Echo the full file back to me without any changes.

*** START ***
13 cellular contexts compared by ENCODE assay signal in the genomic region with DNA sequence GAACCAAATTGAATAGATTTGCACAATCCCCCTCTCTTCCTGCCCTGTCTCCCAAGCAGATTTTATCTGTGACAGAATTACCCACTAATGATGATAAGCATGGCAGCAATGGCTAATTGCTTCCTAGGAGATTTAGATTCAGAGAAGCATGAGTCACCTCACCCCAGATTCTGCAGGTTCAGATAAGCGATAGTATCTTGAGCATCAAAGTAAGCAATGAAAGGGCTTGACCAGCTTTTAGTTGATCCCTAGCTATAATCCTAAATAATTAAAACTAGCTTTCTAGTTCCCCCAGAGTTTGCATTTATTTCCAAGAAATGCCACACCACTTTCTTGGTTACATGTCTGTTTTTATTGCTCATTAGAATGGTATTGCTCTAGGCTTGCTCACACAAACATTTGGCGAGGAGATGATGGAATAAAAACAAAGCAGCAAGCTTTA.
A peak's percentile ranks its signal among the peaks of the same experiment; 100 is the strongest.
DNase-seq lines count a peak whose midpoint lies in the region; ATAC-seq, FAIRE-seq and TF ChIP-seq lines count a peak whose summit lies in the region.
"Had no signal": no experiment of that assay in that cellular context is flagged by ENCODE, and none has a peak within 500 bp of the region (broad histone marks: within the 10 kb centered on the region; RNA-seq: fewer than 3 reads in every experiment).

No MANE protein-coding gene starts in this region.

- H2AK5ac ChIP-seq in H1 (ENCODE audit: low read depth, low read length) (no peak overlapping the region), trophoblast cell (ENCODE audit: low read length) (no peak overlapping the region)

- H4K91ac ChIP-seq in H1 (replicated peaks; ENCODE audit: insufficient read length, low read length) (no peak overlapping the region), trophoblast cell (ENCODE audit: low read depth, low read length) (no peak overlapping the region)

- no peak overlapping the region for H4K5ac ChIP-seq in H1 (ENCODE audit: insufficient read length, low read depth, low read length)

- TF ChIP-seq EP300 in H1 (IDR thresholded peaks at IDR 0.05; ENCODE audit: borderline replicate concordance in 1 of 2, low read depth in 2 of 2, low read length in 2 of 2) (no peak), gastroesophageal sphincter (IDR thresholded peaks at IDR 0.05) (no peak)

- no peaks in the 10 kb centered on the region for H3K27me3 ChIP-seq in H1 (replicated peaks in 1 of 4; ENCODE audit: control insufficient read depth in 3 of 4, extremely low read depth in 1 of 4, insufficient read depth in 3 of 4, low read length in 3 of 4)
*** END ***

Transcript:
13 cellular contexts compared by ENCODE assay signal in the genomic region with DNA sequence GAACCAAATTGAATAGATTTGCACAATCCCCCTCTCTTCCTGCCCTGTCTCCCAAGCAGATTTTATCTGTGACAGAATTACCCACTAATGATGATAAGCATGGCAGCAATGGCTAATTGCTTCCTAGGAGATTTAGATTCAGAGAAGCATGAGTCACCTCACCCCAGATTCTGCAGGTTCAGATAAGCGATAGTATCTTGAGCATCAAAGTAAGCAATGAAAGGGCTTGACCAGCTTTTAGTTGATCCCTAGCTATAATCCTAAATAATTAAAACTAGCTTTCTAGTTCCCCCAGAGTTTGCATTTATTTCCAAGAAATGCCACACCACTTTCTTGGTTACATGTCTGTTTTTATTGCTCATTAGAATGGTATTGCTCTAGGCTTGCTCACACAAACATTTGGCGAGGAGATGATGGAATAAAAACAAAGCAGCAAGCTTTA.
A peak's percentile ranks its signal among the peaks of the same experiment; 100 is the strongest.
DNase-seq lines count a peak whose midpoint lies in the region; ATAC-seq, FAIRE-seq and TF ChIP-seq lines count a peak whose summit lies in the region.
"Had no signal": no experiment of that assay in that cellular context is flagged by ENCODE, and none has a peak within 500 bp of the region (broad histone marks: within the 10 kb centered on the region; RNA-seq: fewer than 3 reads in every experiment).

No MANE protein-coding gene starts in this region.

- H2AK5ac ChIP-seq in H1 (ENCODE audit: low read depth, low read length) (no peak overlapping the region), trophoblast cell (ENCODE audit: low read length) (no peak overlapping the region)

- H4K91ac ChIP-seq in H1 (replicated peaks; ENCODE audit: insufficient read length, low read length) (no peak overlapping the region), trophoblast cell (ENCODE audit: low read depth, low read length) (no peak overlapping the region)

- no peak overlapping the region for H4K5ac ChIP-seq in H1 (ENCODE audit: insufficient read length, low read depth, low read length)

- TF ChIP-seq EP300 in H1 (IDR thresholded peaks at IDR 0.05; ENCODE audit: borderline replicate concordance in 1 of 2, low read depth in 2 of 2, low read length in 2 of 2) (no peak), gastroesophageal sphincter (IDR thresholded peaks at IDR 0.05) (no peak)

- no peaks in the 10 kb centered on the region for H3K27me3 ChIP-seq in H1 (replicated peaks in 1 of 4; ENCODE audit: control insufficient read depth in 3 of 4, extremely low read depth in 1 of 4, insufficient read depth in 3 of 4, low read length in 3 of 4)